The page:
When police showed up to question John Thompson, he was worried that it was because he had sold drugs to an undercover cop. When he realized they were investigating a murder, he could only laugh: “Shit, for real? Murder?”Thompson was insistent on his innocence, but New Orleans prosecutors wanted a conviction for a high-profile murder, and they were not scrupulous about how they got it. Thompson quickly found himself on death row. Eighteen years later, just weeks before Thompson was due to be executed, his lawyers discovered that a prosecutor had hidden exculpatory evidence from the defense. Thompson had been set up.
The last native speaker of Myaamia died in the 1960s. The language had been spoken by the Myaamia people, Native Americans who originally lived in what is now Indiana. Also known as the Miami, they were forcibly relocated twice in the 19th century, and ended up scattered throughout the Midwest and beyond — a situation that put pressure on the language even a century ago.
By the 1980s, linguists and tribe members alike thought the language was gone. But then Daryl Baldwin came along. He’d always known he had Myaamia heritage, but it wasn’t until his late 20s that he got interested in the language.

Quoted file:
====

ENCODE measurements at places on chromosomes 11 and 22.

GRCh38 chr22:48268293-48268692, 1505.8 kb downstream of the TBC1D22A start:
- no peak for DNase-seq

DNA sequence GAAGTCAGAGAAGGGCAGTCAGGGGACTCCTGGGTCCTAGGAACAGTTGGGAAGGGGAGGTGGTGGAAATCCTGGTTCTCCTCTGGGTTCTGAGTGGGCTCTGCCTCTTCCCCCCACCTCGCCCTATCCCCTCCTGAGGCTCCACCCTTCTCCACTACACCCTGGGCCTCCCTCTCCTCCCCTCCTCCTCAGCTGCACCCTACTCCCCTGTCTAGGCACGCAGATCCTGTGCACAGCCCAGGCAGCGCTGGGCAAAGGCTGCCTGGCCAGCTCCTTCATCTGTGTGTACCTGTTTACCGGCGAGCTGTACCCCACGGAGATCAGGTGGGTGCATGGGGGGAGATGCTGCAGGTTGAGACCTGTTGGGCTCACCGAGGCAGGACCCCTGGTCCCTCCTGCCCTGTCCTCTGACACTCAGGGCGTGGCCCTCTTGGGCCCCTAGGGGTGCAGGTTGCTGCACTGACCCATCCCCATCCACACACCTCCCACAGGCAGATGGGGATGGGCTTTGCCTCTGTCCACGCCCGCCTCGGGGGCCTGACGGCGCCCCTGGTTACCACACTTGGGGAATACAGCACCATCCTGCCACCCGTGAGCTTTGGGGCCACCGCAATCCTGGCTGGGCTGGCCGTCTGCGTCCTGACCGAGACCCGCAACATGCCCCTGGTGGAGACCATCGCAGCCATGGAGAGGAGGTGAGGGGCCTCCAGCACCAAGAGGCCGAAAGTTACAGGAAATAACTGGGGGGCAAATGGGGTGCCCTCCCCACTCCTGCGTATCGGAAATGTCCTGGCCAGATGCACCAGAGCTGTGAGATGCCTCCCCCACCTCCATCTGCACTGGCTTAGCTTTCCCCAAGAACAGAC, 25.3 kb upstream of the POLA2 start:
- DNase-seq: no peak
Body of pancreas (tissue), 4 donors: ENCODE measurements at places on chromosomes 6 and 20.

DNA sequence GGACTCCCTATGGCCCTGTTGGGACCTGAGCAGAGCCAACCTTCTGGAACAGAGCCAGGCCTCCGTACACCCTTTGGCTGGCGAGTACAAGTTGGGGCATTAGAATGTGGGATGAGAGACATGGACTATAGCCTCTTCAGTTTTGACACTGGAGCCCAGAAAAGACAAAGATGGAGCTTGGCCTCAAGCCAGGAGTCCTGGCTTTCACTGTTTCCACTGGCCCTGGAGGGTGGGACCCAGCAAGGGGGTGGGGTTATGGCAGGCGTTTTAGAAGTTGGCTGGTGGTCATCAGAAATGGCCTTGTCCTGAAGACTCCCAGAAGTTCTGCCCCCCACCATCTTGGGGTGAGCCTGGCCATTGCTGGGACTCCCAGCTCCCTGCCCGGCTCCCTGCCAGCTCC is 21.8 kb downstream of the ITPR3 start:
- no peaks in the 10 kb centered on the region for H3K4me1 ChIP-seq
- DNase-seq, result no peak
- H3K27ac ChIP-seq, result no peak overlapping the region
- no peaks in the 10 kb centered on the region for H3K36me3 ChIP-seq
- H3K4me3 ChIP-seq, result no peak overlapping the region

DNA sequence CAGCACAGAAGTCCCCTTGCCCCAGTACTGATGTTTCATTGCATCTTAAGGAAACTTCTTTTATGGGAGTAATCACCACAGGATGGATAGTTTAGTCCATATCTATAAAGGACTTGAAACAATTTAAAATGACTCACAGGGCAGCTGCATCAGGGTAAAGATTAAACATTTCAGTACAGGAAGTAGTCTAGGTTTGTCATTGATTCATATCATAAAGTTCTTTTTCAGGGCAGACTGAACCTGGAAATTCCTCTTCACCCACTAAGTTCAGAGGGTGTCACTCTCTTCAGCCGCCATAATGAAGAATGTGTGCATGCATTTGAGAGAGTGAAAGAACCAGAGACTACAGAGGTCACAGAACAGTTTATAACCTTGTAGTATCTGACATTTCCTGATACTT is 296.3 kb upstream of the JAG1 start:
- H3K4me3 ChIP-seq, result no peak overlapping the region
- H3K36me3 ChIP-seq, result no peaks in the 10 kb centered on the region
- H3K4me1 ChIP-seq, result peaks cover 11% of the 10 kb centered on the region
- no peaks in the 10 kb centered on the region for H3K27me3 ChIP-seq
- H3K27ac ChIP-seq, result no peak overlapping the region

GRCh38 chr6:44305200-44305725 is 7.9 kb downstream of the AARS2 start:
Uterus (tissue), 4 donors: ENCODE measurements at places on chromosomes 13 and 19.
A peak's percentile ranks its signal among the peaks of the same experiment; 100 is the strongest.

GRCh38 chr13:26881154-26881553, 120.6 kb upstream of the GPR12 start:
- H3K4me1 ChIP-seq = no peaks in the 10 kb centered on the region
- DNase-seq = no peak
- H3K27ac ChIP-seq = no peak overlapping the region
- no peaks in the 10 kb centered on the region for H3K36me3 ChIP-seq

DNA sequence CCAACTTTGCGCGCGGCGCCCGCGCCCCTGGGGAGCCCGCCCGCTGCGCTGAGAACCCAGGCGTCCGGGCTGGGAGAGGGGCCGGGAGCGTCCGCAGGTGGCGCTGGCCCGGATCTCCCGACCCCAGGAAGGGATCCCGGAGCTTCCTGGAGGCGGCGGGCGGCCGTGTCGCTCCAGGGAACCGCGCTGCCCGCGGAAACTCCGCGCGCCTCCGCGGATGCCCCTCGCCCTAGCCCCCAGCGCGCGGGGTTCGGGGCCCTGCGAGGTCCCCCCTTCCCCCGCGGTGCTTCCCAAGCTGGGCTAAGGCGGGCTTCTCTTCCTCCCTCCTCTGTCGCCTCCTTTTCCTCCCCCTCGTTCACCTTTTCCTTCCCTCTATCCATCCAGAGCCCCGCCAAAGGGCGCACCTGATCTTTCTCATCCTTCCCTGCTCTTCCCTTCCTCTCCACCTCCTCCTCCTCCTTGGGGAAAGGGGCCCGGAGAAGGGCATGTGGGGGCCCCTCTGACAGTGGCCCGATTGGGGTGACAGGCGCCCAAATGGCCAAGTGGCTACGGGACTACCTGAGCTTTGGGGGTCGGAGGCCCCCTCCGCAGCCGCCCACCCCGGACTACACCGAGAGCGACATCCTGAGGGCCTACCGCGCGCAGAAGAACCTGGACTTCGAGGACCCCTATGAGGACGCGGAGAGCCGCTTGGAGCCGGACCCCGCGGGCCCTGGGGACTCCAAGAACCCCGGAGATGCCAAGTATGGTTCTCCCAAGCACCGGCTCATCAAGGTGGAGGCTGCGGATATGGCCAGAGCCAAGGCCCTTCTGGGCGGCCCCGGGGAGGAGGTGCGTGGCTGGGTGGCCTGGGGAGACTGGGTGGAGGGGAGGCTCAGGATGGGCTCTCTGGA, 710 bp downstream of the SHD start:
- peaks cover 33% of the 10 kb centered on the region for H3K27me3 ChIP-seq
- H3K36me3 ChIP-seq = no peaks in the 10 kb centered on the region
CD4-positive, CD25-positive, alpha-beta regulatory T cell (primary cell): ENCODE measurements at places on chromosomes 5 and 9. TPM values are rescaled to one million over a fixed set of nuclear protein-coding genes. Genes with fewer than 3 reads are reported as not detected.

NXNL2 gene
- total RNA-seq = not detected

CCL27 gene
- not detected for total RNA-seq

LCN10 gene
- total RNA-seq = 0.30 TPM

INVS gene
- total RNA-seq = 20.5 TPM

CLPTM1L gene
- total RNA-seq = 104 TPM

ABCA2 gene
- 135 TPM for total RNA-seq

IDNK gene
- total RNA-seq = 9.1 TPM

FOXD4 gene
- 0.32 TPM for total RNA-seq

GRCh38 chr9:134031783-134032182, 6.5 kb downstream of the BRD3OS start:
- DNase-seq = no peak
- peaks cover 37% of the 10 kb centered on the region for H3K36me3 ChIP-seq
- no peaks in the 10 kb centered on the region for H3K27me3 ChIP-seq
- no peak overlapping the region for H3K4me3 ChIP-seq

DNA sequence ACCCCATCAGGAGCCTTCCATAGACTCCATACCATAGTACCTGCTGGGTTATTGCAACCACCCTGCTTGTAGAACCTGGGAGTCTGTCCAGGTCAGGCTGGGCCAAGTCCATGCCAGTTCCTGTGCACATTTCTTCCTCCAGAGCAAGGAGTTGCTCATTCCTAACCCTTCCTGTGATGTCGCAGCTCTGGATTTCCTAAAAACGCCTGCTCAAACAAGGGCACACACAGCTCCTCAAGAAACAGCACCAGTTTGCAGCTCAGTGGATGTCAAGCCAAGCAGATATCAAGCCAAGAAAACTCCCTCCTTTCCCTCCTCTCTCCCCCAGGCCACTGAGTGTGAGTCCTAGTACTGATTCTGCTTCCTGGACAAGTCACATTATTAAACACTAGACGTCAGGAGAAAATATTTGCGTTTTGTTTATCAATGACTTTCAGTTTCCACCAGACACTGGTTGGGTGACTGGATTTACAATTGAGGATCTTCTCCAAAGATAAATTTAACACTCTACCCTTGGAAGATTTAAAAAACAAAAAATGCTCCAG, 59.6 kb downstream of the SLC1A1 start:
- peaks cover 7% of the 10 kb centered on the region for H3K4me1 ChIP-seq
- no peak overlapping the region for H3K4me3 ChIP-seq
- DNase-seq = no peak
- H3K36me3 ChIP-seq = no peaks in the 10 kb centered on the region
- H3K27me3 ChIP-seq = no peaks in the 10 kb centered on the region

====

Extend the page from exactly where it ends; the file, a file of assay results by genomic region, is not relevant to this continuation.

Baldwin embarked on the challenge together with his wife, Karen. There was no dictionary or “Teach Yourself Myaamia” book, and there weren’t even sound recordings of the language. But somehow, they made a start.
On the afternoon of 8 October 2016 the US and UK backed Saudis bombed a funeral gathering in Sana’a, Yemen. The mayor of Sana’a, Abdulqader Hilal al-Dabab, was killed, and the country lost a bright hope for peace. Hilal was a politician with a long record of mediating disputes in a notoriously fractious and dangerous country. Nicolas Niarchos talks with Hilal’s son about his father’s fate and what it says about the country’s future.
Saudis are spending somewhere around 5 billion dollars a month on war in Yemen, and much of that ends up in the United States of America – in the hands of American defense contractors or British defense contractors in London.
Bear in mind that Yemen is the poorest country in the Arab world. Over 8 million Yemenis are on the brink of starving. It has over 1 million suspected cholera cases. That is the largest cholera outbreak on record in modern history. During the three years of war the richest countries in the world are bombing the poorest country.